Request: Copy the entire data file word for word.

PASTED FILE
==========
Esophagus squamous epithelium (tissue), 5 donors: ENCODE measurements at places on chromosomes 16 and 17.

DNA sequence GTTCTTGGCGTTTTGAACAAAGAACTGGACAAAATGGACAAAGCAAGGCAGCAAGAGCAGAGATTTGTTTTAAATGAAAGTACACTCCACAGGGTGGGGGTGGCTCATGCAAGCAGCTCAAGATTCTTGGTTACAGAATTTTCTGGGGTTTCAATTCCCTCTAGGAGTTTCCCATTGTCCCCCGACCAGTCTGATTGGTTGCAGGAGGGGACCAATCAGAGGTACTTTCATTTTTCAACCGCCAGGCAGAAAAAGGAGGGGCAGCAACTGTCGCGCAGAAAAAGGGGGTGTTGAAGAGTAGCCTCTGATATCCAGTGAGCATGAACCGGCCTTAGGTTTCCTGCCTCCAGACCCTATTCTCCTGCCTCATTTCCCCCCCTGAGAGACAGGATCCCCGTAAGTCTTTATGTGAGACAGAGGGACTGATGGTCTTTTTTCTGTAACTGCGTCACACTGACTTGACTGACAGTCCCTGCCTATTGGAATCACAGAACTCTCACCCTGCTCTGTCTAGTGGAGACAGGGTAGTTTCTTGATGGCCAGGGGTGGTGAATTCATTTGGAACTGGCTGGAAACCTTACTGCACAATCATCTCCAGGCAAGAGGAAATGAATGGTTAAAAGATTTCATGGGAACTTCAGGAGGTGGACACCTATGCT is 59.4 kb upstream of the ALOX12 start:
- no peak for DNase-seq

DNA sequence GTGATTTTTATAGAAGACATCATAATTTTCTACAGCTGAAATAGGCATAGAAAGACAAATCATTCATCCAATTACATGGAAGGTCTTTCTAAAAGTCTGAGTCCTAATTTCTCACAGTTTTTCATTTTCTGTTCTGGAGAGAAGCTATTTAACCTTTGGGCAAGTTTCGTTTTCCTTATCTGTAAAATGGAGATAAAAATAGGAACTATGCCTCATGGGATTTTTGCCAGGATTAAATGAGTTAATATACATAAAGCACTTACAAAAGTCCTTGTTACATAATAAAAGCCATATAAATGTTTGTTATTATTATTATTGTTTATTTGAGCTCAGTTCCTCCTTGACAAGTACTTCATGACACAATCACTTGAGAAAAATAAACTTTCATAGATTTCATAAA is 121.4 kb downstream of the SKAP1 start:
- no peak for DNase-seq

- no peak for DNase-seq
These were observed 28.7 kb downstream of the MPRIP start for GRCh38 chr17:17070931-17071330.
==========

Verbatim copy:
Esophagus squamous epithelium (tissue), 5 donors: ENCODE measurements at places on chromosomes 16 and 17.

DNA sequence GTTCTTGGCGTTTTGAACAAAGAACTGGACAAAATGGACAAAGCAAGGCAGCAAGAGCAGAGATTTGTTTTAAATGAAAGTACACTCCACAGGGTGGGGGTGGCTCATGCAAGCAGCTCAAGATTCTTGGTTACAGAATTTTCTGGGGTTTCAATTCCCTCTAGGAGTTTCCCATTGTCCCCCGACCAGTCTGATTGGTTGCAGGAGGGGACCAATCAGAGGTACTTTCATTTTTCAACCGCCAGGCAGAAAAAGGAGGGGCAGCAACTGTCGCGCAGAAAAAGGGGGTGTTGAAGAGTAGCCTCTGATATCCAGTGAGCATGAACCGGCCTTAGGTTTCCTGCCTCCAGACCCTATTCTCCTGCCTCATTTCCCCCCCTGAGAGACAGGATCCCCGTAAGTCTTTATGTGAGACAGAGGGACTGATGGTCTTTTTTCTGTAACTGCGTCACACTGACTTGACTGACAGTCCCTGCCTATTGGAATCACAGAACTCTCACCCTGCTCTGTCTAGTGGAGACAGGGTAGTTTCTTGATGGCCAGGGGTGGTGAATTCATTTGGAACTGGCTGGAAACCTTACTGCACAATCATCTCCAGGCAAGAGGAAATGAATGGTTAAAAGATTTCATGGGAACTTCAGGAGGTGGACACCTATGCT is 59.4 kb upstream of the ALOX12 start:
- no peak for DNase-seq

DNA sequence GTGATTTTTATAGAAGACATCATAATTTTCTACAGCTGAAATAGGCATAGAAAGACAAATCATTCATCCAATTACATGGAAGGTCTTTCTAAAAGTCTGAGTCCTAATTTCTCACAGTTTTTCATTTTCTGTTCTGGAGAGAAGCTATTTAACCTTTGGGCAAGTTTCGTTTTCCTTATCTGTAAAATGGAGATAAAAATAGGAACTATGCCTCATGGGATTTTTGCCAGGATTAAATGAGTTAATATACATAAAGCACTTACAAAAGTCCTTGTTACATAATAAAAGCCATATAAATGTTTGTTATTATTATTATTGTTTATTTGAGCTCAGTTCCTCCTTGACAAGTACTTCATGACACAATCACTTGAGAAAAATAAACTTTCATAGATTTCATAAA is 121.4 kb downstream of the SKAP1 start:
- no peak for DNase-seq

- no peak for DNase-seq
These were observed 28.7 kb downstream of the MPRIP start for GRCh38 chr17:17070931-17071330.